|District of Columbia Air National Guard|
DC Air National Guard 121st Fighter Squadron F-16s over Washington DC.
|Active||10 April 1941 - present|
|Allegiance||District of Columbia|
|Branch||Air National Guard|
|Role||"To meet district and federal mission responsibilities."|
District of Columbia National Guard|
United States National Guard Bureau
|Garrison/HQ||District of Columbia Air National Guard, 2001 East Capital St, SE, Washington DC 20003|
President Barack Obama|
Michael B. Donley
(Secretary of the Air Force)
Mayor Vincent C. Gray
(Mayor of Washington, D.C.)
|Ceremonial chief||Major General Errol R. Schwartz|
|Emblem of the District of Columbia Air National Guard|
The District of Columbia Air National Guard (DC ANG) is the air force militia of the District of Columbia, United States of America. It is, along with the District of Columbia Army National Guard, an element of the District of Columbia National Guard.
As militia units, the units in the District of Columbia Air National Guard are not in the normal United States Air Force chain of command. As a federal district, the units of the DC ANG are under the direct jurisdiction of the President of the United States though the office of the Commanding General District of Columbia National Guard unless activated. The District of Columbia Air National Guard is headquartered in Washington D.C., and its commander is Major General Errol R. Schwartz.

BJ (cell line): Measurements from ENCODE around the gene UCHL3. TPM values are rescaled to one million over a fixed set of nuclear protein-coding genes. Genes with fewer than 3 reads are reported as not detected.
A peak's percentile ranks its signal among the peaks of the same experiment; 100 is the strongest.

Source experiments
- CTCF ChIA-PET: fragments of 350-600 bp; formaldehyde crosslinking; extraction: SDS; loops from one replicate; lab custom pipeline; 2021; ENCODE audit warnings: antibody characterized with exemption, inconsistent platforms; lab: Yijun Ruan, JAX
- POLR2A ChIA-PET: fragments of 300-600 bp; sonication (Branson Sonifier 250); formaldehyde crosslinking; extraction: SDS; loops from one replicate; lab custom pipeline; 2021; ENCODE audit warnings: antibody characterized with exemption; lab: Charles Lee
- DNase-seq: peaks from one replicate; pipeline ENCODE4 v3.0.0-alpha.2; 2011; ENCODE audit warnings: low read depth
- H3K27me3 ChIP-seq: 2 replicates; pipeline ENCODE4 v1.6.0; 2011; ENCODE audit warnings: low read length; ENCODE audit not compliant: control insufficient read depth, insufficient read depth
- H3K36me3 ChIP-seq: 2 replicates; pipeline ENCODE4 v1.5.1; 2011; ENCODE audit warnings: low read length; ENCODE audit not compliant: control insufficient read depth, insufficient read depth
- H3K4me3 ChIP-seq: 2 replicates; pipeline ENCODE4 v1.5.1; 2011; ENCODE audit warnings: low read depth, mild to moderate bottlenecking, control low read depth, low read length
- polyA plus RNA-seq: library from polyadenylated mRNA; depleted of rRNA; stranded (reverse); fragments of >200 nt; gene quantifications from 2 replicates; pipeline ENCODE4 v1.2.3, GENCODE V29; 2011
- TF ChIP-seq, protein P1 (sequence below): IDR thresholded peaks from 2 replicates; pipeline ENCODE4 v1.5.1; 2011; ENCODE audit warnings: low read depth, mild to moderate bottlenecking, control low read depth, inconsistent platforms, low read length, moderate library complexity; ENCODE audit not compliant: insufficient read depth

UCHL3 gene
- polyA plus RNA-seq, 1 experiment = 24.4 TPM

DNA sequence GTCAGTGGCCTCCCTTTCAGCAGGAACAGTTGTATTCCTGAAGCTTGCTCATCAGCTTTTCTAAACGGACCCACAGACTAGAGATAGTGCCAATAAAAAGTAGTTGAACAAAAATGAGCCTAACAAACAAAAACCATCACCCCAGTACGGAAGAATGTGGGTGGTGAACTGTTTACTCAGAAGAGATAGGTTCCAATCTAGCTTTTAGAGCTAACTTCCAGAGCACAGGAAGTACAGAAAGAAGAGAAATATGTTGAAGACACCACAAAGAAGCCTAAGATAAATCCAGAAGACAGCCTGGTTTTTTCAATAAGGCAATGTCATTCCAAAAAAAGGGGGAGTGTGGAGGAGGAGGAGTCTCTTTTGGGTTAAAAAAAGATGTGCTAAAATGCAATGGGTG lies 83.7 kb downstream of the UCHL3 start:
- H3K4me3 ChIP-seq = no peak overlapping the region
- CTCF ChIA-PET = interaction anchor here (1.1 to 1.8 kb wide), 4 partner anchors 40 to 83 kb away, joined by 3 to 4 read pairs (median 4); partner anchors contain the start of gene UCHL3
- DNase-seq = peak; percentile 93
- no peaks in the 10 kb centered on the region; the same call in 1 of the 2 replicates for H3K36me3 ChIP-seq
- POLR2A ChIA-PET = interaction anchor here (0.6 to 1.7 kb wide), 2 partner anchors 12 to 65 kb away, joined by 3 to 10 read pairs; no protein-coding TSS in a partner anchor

The District of Columbia Air National Guard is unique among the United States Air National Guard. Because Washington, D.C. lacks an Air Force installation with a runway, DC Air National Guard units are stationed at nearby Joint Base Andrews in Maryland.
Under the "Total Force" concept, District of Columbia Air National Guard units are considered to be Air Reserve Components (ARC) of the United States Air Force (USAF). District of Columbia ANG units are trained and equipped by the Air Force and are operationally gained by a Major Command of the USAF if federalized. In addition, the District of Columbia Air National Guard forces are assigned to Air Expeditionary Forces and are subject to deployment tasking orders along with their active duty and Air Force Reserve counterparts in their assigned cycle deployment window.